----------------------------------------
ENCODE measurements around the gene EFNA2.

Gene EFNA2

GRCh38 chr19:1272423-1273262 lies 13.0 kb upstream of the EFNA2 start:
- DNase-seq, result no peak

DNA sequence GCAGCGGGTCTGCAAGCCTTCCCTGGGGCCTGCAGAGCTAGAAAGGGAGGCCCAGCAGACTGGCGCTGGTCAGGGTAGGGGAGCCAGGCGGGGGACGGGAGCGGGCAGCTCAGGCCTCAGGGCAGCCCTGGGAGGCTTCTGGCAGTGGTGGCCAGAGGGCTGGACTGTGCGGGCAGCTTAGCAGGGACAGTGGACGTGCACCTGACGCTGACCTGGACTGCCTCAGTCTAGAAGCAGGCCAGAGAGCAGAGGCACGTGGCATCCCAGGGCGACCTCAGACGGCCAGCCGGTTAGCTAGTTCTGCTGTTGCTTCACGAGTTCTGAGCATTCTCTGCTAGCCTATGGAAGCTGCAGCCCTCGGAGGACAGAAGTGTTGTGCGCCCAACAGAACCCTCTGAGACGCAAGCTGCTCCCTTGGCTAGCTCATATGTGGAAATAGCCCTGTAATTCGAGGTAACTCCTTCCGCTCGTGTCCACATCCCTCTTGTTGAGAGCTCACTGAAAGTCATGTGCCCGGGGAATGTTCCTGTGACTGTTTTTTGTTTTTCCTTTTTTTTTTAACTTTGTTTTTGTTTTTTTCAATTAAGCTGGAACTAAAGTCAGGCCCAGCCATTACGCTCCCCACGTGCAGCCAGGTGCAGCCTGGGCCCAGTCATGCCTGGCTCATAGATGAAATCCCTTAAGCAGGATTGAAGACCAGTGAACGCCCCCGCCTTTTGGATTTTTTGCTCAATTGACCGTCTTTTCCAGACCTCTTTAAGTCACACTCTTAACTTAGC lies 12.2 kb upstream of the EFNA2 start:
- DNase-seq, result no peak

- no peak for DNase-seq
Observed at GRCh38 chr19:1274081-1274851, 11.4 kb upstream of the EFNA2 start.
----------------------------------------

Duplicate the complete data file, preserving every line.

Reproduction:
ENCODE measurements around the gene EFNA2.

Gene EFNA2

GRCh38 chr19:1272423-1273262 lies 13.0 kb upstream of the EFNA2 start:
- DNase-seq, result no peak

DNA sequence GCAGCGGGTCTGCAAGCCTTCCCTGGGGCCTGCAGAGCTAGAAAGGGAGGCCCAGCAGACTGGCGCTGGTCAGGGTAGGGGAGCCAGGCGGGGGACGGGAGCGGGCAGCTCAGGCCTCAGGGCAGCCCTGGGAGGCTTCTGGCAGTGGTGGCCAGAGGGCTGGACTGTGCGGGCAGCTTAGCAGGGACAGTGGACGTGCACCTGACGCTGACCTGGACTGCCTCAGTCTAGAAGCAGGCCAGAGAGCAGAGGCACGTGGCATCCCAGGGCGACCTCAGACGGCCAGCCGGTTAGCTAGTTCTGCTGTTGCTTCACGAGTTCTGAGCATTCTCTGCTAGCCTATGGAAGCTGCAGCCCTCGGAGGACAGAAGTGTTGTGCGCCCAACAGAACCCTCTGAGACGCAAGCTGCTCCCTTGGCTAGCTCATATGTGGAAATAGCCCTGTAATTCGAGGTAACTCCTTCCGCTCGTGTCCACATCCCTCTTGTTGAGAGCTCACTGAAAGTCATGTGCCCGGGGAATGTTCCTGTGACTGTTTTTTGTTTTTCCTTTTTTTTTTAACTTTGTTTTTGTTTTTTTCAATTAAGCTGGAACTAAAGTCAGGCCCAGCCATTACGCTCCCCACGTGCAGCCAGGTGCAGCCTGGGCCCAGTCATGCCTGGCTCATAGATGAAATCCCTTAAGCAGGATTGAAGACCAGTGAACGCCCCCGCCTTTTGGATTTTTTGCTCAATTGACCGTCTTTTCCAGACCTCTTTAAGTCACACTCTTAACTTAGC lies 12.2 kb upstream of the EFNA2 start:
- DNase-seq, result no peak

- no peak for DNase-seq
Observed at GRCh38 chr19:1274081-1274851, 11.4 kb upstream of the EFNA2 start.